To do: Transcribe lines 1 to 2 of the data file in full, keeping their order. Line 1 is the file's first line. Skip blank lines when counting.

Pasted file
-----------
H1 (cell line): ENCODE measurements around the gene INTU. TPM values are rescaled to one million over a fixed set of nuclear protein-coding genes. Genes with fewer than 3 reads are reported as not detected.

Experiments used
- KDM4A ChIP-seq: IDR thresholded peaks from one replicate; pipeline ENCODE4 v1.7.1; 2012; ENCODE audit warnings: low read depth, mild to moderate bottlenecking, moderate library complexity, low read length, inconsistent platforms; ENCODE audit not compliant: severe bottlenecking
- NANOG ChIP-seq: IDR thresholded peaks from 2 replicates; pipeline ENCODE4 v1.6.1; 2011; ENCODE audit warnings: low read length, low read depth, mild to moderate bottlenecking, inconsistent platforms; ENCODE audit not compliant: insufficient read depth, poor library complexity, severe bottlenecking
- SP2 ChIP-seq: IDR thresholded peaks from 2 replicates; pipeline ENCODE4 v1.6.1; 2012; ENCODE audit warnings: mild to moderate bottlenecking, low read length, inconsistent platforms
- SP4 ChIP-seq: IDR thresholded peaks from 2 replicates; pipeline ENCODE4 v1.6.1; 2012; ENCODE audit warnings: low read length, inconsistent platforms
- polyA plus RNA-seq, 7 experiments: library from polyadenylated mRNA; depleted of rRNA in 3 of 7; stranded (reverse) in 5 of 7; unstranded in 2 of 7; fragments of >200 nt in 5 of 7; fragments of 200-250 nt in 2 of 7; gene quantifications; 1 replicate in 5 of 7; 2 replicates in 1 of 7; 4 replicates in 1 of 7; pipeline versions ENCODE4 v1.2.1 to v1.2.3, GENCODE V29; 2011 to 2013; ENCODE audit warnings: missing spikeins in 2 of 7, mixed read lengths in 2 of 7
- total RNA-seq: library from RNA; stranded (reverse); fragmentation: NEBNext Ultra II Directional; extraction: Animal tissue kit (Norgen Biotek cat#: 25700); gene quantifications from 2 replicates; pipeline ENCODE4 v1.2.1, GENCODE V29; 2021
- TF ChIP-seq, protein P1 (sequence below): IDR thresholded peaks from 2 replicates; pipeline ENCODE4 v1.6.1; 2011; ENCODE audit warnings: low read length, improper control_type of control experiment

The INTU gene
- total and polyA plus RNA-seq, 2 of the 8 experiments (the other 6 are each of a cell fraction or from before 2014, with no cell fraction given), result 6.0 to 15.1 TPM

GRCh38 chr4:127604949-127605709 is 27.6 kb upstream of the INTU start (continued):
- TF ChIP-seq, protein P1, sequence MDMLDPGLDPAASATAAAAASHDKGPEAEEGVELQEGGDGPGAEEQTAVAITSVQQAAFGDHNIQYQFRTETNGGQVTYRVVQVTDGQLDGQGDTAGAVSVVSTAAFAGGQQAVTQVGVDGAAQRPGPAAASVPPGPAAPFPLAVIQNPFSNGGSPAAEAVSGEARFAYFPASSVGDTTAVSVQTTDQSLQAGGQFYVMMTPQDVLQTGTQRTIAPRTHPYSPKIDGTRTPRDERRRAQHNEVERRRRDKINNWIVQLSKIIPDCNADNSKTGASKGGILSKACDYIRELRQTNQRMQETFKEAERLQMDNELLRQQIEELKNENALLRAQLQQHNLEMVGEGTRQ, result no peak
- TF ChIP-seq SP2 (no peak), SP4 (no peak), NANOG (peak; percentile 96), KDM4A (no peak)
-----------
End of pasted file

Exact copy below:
H1 (cell line): ENCODE measurements around the gene INTU. TPM values are rescaled to one million over a fixed set of nuclear protein-coding genes. Genes with fewer than 3 reads are reported as not detected.

Experiments used